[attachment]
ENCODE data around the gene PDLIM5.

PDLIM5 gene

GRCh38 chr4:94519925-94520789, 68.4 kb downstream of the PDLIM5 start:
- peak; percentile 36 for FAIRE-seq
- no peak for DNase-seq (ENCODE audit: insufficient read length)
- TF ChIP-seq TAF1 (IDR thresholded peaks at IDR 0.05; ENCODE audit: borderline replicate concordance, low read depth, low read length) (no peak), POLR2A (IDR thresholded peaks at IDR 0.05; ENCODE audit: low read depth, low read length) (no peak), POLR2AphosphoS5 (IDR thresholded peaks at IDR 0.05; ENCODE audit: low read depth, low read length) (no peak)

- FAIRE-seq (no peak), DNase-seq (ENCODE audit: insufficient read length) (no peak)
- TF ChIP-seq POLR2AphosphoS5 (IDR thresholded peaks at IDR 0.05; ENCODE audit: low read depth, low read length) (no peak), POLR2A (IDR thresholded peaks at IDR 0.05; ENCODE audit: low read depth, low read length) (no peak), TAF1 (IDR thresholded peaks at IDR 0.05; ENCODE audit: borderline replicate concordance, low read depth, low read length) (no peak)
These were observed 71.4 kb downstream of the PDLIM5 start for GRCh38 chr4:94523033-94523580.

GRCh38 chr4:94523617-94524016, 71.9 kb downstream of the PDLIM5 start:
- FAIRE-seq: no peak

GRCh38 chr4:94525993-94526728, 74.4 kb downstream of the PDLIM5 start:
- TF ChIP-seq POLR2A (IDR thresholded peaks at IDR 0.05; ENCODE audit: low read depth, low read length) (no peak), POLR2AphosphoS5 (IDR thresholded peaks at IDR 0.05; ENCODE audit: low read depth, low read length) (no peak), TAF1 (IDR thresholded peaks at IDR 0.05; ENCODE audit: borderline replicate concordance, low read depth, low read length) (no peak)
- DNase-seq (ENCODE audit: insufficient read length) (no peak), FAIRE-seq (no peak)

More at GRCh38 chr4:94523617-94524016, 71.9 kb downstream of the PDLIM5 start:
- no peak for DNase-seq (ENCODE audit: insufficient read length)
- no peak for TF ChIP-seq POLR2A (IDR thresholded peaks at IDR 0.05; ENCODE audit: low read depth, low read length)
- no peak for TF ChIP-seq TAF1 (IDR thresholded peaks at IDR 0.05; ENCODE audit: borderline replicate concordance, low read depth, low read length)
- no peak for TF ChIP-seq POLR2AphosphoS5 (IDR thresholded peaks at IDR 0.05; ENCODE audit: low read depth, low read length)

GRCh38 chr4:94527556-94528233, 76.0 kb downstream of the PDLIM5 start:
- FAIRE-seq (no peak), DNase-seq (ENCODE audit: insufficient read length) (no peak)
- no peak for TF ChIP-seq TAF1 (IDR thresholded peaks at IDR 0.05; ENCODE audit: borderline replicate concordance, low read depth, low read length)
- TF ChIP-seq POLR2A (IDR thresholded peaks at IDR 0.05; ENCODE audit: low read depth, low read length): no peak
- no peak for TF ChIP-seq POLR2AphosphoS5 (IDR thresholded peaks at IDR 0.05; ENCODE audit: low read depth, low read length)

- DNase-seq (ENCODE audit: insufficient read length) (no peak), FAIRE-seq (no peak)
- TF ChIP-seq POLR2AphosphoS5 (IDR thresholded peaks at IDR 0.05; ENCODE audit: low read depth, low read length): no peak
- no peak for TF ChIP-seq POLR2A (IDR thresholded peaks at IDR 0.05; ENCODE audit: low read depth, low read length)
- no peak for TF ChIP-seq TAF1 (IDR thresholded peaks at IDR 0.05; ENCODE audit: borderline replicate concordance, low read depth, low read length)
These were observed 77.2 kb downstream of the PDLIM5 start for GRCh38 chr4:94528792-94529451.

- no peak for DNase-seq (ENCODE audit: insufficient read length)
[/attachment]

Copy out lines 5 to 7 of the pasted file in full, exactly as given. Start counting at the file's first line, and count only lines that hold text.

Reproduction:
- no peak for DNase-seq (ENCODE audit: insufficient read length)
- TF ChIP-seq TAF1 (IDR thresholded peaks at IDR 0.05; ENCODE audit: borderline replicate concordance, low read depth, low read length) (no peak), POLR2A (IDR thresholded peaks at IDR 0.05; ENCODE audit: low read depth, low read length) (no peak), POLR2AphosphoS5 (IDR thresholded peaks at IDR 0.05; ENCODE audit: low read depth, low read length) (no peak)

- FAIRE-seq (no peak), DNase-seq (ENCODE audit: insufficient read length) (no peak)